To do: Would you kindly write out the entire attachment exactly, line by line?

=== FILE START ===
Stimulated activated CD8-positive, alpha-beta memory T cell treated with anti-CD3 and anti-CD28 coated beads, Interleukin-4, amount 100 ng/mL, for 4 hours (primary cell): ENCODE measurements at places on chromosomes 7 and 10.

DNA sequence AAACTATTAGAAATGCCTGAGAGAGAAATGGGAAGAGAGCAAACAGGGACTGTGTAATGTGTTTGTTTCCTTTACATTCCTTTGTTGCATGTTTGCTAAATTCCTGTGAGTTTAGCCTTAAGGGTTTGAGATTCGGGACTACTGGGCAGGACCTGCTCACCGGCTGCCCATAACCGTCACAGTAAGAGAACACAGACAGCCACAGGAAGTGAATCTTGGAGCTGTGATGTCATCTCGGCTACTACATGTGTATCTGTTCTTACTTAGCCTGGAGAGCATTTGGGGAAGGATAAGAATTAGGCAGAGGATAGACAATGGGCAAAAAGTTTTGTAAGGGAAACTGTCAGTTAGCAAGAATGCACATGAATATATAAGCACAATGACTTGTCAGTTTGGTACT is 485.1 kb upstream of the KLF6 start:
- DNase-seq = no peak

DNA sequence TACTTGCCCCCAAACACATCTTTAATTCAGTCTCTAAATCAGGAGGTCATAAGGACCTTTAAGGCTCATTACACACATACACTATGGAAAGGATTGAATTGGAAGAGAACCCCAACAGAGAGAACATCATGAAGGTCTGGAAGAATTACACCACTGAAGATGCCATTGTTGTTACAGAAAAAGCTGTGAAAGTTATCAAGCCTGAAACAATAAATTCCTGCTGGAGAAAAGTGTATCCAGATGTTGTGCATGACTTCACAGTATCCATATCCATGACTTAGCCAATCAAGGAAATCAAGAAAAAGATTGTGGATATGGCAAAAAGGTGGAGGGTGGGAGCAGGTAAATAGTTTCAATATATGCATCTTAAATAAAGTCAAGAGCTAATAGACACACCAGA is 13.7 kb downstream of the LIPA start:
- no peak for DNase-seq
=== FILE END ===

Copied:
Stimulated activated CD8-positive, alpha-beta memory T cell treated with anti-CD3 and anti-CD28 coated beads, Interleukin-4, amount 100 ng/mL, for 4 hours (primary cell): ENCODE measurements at places on chromosomes 7 and 10.

DNA sequence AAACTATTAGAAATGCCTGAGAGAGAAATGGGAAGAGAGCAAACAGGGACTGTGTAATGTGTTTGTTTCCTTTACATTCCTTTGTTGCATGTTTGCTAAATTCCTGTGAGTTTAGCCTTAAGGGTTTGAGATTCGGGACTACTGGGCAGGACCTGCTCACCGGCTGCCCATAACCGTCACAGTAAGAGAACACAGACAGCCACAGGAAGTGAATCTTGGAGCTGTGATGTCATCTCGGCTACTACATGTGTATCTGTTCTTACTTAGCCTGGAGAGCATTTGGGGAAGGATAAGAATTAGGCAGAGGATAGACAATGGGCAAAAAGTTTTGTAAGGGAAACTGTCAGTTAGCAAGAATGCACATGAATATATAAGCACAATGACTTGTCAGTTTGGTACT is 485.1 kb upstream of the KLF6 start:
- DNase-seq = no peak

DNA sequence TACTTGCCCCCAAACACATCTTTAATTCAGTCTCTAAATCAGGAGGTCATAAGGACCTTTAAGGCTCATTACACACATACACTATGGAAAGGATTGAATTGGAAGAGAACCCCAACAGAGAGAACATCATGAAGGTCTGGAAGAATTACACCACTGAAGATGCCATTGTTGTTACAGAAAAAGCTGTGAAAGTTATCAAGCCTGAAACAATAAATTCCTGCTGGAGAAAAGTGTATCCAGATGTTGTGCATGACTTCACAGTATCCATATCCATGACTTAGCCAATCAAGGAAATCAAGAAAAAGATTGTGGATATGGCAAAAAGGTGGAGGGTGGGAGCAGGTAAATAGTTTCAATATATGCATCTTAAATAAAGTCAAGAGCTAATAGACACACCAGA is 13.7 kb downstream of the LIPA start:
- no peak for DNase-seq